Technically speaking, Kalimba does offer some replay value in the form of its pickups. The overarching goal of Kalimba is to restore the island’s totem pole, with each piece being at the end of a given stage. The number of pickups you get is one of the factors that determines how the piece is restored. If you barely collect any, the totem piece will be an ordinary wooden log. As you collect the pickups, the piece will become much more glamorous, gaining accessories before turning golden if you find them all.
The problem with this proposition lies in the other factor that determines the piece’s quality: the number of times your piece gets destroyed. Indeed, if you want the piece to be restored to its absolute best quality, you not only have to get every single pickup, but you must also turn in a flawless performance. While I can certainly appreciate wanting to seriously challenge players, I find these requirements to be a bit much. It can theoretically be done with enough practice and patience, but for want of a tangible award such as extra content, it comes across as the developers attempting to stretch a thin experience too far.
Drawing a Conclusion
In many ways, Kalimba is a lot like Braid; it too is a puzzle-platformer with a strong central concept that leaves itself open for many creative permutations. However, it shares the same defining weakness as Braid inasmuch that while its central concept is good, the developers ultimately didn’t get as much mileage as they could out of it. Typically boasting one central gimmick for each of its three worlds, downloadable content notwithstanding, Kalimba doesn’t provide an experience that successfully builds on itself. In addition, its short length ensures that even these gimmicks aren’t explored to their fullest extent.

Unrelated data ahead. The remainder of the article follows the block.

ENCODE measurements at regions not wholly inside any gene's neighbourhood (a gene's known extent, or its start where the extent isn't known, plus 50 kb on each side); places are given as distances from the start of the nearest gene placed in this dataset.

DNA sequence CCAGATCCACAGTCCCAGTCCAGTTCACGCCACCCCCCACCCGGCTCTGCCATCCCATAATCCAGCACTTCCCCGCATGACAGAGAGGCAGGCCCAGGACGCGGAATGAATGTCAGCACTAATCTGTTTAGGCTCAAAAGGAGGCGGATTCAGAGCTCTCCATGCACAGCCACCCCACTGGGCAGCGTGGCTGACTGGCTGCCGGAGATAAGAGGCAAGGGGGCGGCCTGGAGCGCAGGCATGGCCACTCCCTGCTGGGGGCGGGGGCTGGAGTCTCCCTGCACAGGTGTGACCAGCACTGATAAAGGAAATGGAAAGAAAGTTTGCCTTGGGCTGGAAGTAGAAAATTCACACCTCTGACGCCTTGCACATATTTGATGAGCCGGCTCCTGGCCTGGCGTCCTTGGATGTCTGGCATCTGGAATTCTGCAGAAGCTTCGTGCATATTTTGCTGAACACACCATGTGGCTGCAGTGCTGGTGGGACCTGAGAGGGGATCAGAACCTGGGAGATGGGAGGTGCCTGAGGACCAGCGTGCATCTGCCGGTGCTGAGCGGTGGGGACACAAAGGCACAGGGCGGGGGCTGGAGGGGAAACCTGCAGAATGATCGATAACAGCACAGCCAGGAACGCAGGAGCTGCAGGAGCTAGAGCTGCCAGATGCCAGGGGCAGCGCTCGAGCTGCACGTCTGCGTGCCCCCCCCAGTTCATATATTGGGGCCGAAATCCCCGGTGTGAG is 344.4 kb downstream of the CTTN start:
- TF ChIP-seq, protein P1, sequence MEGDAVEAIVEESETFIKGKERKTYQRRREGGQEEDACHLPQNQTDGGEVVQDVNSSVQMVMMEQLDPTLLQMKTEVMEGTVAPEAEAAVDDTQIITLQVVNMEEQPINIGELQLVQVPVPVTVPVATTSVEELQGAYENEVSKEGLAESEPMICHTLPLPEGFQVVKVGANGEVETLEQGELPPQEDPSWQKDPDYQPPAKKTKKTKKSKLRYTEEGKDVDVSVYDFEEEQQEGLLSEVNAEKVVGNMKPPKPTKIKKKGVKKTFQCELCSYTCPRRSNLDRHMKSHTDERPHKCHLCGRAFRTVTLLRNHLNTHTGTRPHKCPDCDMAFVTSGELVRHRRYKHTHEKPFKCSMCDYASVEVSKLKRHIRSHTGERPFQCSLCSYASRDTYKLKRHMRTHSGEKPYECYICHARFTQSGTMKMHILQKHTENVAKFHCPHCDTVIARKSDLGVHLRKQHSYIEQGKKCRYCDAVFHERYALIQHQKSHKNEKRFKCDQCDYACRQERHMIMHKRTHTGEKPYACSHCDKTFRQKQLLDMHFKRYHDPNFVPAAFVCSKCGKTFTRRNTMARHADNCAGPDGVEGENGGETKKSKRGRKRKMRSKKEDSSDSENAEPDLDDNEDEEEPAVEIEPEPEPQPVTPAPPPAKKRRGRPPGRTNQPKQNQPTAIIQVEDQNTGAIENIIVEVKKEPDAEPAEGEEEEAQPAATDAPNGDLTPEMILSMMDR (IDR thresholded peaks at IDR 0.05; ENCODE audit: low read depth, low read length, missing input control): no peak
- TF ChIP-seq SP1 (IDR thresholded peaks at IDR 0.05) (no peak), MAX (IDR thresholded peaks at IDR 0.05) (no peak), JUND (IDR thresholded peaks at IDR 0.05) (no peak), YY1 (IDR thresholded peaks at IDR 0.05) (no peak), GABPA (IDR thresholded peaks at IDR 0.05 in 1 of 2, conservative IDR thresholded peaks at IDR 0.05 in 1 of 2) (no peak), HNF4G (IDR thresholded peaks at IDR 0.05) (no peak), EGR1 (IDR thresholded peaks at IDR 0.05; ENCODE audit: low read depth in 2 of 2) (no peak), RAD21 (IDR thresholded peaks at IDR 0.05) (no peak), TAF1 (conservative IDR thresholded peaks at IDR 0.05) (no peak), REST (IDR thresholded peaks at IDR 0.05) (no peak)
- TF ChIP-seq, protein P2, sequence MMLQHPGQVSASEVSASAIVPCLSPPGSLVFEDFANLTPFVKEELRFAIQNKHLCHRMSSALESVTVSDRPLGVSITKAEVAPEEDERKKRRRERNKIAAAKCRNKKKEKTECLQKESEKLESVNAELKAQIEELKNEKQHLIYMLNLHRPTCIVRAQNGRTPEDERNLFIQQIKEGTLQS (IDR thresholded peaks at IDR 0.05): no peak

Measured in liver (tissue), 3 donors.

Despite its flaws, I can envision a fan of puzzle-platformers having a lot of fun with Kalimba because, despite what certain critics say, it certainly has an identity of its own. In fact, I would actually go as far as considering it superior to Braid if for no other reason than because it has far more in the way of self-confidence. It knows it’s about having fun and owns it as opposed to trying to shoot for some nebulous, high-art standard like Braid did. It was this attitude that made the independent gaming scene of the mid-to-late 2010s so appealing, and you will certainly understand it yourself if you ever decide to pick it up.
Final Score: 6/10